The second batch of the Kirpi wheeled armored personnel carriers by Turkish BMC arrives in Ukraine, as witnessed by one of the Ukrainian soldiers in a video posted on social media. Turkiye committed 200 vehicles in August 2022, and by November, two brigades of marines were already operating 50 vehicles, with more to follow.
However, this new batch is different. First spotted on the move by Ukraine Weapons Tracker, the new Kirpi had a remotely controlled weapon system (RCWS) installed instead of 12.7 mm M2 Browning machine gun with barriers.
Read more: NVO Practika’s Kozak-2M, BTR-60 Khorunzhiy APC’s have Successfully got through Industrial Trials Equipped with Aselsan’s Remote Weapon Stations
Now that we have a close-up video, we can clearly see that it is indeed the ANUBIS RCWS made by the Romanian company Pro-Optica S.A (i should be mentioned that Pro Optica S.A. is partnering with Elbit Systems in the field of remotely controlled weapon systems for a long time). Which is unusual to see because Kirpi already has a standard turret SARP combat module from Aselsan.
And it's not like there is any sort of political taboo in Turkiye that restricts supplying some particular systems so that companies need to search roundabouts. The Turkish-made SARP Dual module with two machine guns (12.7mm and 7.62mm) has already been seen in Ukraine. Whereas the Turkish vehicles somehow have Romanian weapons.
The reason may be quite simple: Kirpi maker BMC could have taken weapon systems that were relatively cheap and available in quantities. According to Defense Express's sources, earlier Pro Optica sold 100 turrets to Nurol who wanted to install them on their own vehicles intended for the Turkish Gendarmerie General Command.
But the prototypes failed tests, so these weapon systems were left in storage without a buyer. Later, Nurol managed to sell some of them installed on 4x4 vehicles to the African countries at a discount. The number of weapon systems left is not specified.
On the one hand, that means Ukraine may have gotten some of the "redundant" weapon platforms that were not accepted by the Turkish gendarmes. The Turkish Army itself mainly uses SARP and Otokar RCWS on their vehicles.
On the other, this scheme may be effective to ensure delivery of Kirpi to the Armed Forces of Ukraine in the shortest time possible which is important, especially in anticipation of Ukraine's counteroffensive. Mine-resistant vehicles like Kirpi proved important for swift maneuver in the offensive operations. And of course, it is still better than manually controlled guns supplied in the previous batch.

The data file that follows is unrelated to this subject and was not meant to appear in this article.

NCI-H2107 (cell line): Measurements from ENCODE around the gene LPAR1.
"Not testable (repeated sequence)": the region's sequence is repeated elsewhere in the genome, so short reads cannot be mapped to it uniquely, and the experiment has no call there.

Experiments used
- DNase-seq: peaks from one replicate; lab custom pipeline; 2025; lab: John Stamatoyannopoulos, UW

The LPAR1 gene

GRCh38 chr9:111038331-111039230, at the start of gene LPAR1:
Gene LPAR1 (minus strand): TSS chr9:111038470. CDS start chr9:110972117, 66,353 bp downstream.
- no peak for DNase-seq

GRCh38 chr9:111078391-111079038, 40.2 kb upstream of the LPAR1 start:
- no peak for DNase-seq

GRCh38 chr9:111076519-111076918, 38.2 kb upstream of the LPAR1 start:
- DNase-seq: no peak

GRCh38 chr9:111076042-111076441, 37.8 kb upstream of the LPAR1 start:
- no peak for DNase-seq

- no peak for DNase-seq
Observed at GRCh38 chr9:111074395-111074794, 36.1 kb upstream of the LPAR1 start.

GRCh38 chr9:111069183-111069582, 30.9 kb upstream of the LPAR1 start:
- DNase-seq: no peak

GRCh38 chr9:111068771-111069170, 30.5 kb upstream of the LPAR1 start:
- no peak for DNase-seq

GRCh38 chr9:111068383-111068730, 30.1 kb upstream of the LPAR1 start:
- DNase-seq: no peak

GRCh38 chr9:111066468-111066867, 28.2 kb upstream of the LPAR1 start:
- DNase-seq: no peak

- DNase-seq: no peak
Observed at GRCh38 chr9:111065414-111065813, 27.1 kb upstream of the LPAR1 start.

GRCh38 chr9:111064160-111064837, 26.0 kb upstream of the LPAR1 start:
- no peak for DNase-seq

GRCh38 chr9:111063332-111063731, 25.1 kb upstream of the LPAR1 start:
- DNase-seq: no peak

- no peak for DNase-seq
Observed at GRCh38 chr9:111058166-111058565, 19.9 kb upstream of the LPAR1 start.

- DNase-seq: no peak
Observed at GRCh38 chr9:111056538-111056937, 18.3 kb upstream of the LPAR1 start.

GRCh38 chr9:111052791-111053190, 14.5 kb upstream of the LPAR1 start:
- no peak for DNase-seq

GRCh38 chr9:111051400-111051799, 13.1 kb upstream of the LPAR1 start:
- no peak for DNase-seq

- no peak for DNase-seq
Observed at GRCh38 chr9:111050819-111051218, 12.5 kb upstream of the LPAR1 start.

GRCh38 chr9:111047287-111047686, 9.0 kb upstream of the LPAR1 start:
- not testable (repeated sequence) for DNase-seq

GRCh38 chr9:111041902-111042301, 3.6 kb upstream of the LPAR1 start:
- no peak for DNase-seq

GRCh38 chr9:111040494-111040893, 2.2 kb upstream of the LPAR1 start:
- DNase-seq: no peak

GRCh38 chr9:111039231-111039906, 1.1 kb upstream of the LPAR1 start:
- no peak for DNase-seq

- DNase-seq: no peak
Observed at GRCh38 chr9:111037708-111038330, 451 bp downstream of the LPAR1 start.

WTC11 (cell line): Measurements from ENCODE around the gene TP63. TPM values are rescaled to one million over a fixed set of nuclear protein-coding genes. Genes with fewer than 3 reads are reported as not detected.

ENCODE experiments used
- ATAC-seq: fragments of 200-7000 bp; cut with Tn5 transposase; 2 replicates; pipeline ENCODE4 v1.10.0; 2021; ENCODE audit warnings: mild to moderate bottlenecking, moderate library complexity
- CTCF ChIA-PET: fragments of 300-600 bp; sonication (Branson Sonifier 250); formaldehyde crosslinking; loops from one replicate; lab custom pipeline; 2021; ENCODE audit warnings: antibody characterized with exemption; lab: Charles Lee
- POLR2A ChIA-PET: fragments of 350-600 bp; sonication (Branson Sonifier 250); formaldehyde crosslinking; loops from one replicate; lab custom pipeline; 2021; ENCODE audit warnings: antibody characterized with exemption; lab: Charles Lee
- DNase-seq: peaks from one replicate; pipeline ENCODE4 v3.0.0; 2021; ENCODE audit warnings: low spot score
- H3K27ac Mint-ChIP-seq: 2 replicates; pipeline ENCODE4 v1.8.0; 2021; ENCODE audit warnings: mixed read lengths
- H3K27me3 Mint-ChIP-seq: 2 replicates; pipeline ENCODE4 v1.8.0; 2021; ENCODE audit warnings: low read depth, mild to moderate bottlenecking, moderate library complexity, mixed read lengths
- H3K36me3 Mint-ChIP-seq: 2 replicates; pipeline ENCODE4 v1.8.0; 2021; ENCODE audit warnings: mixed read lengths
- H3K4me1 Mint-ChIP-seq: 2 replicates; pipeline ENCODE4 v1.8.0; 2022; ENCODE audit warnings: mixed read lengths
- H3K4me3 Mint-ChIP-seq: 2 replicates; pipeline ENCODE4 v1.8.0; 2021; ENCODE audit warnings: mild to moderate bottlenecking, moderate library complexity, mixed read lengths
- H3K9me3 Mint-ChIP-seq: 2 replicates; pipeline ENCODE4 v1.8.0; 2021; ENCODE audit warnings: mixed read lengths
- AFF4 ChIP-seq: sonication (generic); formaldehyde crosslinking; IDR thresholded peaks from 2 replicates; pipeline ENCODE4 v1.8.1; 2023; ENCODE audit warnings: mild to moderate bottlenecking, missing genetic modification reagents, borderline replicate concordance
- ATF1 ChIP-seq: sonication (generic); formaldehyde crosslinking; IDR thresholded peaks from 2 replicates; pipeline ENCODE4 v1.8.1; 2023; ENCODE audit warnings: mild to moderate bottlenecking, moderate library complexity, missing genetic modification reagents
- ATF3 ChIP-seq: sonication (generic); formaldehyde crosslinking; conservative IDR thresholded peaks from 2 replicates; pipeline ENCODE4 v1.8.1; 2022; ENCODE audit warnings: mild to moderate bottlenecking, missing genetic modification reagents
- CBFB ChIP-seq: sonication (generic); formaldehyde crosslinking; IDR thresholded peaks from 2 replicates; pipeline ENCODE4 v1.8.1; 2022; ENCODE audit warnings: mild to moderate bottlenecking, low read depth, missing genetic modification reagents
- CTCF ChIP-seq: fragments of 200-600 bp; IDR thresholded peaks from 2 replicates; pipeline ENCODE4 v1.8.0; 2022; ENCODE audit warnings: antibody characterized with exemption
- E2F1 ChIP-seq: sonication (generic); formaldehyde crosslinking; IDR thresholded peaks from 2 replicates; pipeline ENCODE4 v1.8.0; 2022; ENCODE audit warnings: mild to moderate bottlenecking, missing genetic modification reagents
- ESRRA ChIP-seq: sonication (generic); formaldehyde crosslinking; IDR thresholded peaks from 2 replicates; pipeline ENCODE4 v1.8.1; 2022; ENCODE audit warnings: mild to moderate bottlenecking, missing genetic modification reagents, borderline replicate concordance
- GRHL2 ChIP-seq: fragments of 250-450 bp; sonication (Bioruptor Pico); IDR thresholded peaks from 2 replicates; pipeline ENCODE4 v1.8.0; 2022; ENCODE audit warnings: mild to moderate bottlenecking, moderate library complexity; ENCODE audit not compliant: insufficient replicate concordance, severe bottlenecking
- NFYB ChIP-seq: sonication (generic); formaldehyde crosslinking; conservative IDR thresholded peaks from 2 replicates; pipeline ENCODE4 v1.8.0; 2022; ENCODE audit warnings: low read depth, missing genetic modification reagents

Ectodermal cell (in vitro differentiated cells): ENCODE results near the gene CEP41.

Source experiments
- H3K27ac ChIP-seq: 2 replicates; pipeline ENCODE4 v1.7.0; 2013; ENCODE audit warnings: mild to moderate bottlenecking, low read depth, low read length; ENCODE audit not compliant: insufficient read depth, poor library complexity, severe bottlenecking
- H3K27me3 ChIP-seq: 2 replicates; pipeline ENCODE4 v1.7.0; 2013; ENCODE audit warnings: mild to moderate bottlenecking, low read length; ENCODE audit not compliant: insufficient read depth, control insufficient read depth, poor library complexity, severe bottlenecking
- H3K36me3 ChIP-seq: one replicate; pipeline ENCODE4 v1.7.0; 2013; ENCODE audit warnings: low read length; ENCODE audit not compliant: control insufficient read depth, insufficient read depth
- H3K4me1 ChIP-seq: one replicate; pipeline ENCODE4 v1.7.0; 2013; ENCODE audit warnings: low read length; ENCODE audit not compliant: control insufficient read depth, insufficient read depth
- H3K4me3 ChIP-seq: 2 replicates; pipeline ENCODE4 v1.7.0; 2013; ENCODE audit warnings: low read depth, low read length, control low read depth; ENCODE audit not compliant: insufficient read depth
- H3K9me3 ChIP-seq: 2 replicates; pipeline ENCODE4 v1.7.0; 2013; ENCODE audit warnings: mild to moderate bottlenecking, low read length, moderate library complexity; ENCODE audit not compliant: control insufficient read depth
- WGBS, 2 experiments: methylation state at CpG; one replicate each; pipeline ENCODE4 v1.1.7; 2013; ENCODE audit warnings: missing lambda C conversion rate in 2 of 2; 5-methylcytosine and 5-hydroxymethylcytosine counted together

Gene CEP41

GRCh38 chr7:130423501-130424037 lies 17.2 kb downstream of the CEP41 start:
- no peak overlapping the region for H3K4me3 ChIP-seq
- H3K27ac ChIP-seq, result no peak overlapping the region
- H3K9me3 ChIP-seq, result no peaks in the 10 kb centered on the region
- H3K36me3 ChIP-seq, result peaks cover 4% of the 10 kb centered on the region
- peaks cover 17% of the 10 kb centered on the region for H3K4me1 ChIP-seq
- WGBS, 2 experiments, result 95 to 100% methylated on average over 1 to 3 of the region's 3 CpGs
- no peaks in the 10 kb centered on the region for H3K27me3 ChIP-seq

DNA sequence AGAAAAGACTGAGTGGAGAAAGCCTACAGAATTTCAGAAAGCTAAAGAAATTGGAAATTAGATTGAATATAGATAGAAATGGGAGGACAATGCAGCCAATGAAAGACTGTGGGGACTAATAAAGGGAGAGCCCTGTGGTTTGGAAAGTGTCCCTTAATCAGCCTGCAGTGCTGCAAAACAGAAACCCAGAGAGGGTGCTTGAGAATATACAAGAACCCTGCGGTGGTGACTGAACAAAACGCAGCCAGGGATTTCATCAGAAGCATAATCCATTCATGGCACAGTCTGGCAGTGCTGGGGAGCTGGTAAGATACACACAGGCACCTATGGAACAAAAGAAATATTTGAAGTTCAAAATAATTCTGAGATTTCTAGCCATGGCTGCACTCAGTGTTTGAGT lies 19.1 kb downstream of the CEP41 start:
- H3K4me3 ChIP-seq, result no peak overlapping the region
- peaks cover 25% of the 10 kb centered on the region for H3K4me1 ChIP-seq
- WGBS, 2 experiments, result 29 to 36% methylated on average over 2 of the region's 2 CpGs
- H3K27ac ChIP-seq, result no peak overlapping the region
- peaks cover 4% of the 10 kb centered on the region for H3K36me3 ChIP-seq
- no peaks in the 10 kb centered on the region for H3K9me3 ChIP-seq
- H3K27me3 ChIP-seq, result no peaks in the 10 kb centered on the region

We remind you that in Ukraine late 2021, Aselsan, one of Turkey’s defense production giants, showed off the capabilities of its light weapon stations, the SARP Dual and SARP KPVT, installed in NVO Practika’s armored vehicles.
As a matter of fact, the two weapon stations differ only in the armaments component. The SARP Dual RСWS that was installed in the Kozak-2M mounts 12.7 and 7.62 machine guns. The SARP KPVT with a 14.5 mm machine gun was selected for the Khorunzhiy APC vehicle. The station is unique in the world having the range,lethality and armour penetration much higher than other one with 12.7 mm gun has.
The Aselsan-developed SARP Dual та SARP KPVT remote weapon stations come with advantages that include most notably low weight, allowing for integration onto light armored vehicles. The two share the same EO/IR sighting system, weapon stabilization system and automatic, ground/air target tracker.
The two both weigh near 400 kg, and this can change up or down depending on the mass of the weapons and protective armor used.
Both can be powered autonomously for several hours to save service life of the vehicle’s main engine. More of all Aselsan SARP has an under armour loading option.
Also interesting, it took very little time for NVO Practika to integrate Aselsan’s weapon station onto its vehicles and this with minimal modifications to their design. By the way, the results of tests of Turkish modules in Ukraine were promising too.
The same would be repited on other vehicles to better defend Ukraine. And here Aselsan has two main trump cards:
- the company has a local team for repair and training, as well as a partners in Ukraine to do all of the works needed to fit SARP RCWSs to the majority of vehicles that Ukraine’s armed forces are having in their arsenal;
- the Turkish company would has no limitation to supply RCWSs like in a case with a supply of Turkey-made Bayraktar TB2 UAVs wich Ukraine continue to get even after the war started.